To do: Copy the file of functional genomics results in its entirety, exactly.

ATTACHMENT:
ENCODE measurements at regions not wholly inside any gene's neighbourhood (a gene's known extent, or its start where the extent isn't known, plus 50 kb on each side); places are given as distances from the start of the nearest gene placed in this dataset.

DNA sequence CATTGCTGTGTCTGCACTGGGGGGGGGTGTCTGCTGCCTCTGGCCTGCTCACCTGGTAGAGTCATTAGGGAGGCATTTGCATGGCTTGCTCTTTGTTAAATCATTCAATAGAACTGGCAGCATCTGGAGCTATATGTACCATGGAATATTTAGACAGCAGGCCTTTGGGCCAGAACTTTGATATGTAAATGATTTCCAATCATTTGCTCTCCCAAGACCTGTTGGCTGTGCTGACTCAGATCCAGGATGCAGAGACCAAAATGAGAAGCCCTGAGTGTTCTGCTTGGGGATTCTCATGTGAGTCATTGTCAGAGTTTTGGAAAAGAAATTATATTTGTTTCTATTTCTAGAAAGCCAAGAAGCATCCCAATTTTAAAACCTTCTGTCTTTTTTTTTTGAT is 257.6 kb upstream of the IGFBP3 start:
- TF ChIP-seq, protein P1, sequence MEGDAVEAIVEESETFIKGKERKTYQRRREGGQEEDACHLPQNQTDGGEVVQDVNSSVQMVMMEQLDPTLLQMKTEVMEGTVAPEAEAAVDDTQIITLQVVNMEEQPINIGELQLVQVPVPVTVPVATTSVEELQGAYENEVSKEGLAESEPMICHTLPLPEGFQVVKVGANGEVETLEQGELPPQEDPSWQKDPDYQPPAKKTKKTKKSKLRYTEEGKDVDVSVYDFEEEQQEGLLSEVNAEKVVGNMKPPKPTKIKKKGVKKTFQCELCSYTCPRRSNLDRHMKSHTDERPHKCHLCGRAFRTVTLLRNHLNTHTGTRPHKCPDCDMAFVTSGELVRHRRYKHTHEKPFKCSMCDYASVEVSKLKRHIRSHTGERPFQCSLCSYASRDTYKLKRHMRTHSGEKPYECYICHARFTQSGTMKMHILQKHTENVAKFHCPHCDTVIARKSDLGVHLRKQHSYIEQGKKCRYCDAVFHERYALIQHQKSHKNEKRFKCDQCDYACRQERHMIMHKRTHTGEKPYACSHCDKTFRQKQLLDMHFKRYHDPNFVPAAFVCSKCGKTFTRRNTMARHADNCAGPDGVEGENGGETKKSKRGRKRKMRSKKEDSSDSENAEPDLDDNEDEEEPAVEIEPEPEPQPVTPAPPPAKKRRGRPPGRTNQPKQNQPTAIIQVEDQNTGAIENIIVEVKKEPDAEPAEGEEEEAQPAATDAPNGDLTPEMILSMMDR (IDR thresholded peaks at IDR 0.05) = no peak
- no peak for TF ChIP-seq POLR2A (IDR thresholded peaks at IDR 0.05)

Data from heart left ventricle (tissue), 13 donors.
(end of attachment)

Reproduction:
ENCODE measurements at regions not wholly inside any gene's neighbourhood (a gene's known extent, or its start where the extent isn't known, plus 50 kb on each side); places are given as distances from the start of the nearest gene placed in this dataset.

DNA sequence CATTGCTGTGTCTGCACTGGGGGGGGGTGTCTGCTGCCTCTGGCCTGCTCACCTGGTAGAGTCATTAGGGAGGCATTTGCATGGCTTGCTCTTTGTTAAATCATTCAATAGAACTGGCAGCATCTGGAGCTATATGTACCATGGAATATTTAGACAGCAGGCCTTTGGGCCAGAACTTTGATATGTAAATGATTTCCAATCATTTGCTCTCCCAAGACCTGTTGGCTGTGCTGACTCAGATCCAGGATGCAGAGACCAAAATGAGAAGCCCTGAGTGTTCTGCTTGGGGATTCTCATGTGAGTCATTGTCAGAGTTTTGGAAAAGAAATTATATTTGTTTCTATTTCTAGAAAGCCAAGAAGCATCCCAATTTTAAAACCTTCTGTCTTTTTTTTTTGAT is 257.6 kb upstream of the IGFBP3 start:
- TF ChIP-seq, protein P1, sequence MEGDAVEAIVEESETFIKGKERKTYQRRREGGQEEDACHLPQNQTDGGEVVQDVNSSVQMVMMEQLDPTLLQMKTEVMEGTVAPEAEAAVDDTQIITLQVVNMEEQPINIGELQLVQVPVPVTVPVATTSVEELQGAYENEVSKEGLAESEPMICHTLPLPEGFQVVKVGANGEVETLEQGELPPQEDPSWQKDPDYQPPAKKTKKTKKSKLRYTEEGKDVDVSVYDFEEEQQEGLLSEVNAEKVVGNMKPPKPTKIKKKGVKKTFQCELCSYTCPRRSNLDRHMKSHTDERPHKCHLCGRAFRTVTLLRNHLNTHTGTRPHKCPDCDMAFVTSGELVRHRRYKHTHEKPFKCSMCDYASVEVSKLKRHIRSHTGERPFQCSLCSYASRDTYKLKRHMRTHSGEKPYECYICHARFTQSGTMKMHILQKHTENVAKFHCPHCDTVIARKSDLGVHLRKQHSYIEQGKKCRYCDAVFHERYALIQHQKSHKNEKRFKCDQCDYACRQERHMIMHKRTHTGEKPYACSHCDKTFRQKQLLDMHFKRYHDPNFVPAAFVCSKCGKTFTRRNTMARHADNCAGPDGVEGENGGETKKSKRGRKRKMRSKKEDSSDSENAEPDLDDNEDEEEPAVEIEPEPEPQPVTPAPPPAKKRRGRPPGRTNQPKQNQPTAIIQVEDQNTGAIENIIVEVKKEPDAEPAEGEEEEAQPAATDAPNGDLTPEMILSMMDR (IDR thresholded peaks at IDR 0.05) = no peak
- no peak for TF ChIP-seq POLR2A (IDR thresholded peaks at IDR 0.05)

Data from heart left ventricle (tissue), 13 donors.